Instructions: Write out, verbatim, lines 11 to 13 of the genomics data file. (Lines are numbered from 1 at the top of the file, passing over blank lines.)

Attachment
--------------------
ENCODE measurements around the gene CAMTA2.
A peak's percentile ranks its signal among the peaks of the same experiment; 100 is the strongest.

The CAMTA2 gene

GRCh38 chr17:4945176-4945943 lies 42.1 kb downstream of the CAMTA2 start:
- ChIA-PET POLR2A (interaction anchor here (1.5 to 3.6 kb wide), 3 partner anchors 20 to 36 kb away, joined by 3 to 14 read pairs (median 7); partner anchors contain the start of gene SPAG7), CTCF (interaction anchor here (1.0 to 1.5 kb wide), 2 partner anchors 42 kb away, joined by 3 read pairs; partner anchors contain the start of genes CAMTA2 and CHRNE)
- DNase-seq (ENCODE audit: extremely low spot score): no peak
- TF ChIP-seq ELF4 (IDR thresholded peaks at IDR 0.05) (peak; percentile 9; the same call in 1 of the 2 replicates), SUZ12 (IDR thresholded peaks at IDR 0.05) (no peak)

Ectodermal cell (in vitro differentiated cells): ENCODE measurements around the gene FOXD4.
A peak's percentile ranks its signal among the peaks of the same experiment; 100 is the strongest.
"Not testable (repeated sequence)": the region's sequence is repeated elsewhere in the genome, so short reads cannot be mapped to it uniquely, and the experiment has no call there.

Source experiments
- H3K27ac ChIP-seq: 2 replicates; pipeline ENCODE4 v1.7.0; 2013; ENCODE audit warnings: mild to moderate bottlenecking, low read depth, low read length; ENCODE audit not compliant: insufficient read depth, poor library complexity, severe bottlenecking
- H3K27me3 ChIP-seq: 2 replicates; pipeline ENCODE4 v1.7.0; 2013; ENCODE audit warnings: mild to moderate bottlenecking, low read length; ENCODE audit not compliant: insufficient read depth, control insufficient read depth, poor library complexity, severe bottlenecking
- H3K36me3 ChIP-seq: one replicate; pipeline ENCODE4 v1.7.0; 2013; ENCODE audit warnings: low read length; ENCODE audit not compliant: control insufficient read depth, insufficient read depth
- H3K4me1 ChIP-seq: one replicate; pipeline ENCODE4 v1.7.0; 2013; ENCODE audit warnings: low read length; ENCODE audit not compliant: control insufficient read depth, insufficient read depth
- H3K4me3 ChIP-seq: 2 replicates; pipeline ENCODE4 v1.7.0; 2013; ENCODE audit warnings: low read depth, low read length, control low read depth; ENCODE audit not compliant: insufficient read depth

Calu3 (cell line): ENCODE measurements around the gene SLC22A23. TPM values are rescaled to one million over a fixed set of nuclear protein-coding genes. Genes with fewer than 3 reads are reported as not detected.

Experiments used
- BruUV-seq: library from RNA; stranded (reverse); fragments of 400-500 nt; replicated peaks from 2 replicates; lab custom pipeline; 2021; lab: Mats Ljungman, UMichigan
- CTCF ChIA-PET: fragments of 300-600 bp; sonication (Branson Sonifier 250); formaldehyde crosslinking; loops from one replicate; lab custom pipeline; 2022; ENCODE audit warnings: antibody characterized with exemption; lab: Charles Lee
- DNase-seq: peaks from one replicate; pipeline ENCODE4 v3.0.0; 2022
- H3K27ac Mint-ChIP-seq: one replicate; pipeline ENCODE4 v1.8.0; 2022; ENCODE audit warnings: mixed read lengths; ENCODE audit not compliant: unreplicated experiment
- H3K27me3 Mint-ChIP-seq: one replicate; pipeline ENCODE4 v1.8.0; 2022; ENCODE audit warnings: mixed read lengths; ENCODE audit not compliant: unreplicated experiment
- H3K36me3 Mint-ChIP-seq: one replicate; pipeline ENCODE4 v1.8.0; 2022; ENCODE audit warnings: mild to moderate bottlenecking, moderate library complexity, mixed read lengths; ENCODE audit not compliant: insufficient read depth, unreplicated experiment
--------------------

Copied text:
Source experiments
- H3K27ac ChIP-seq: 2 replicates; pipeline ENCODE4 v1.7.0; 2013; ENCODE audit warnings: mild to moderate bottlenecking, low read depth, low read length; ENCODE audit not compliant: insufficient read depth, poor library complexity, severe bottlenecking
- H3K27me3 ChIP-seq: 2 replicates; pipeline ENCODE4 v1.7.0; 2013; ENCODE audit warnings: mild to moderate bottlenecking, low read length; ENCODE audit not compliant: insufficient read depth, control insufficient read depth, poor library complexity, severe bottlenecking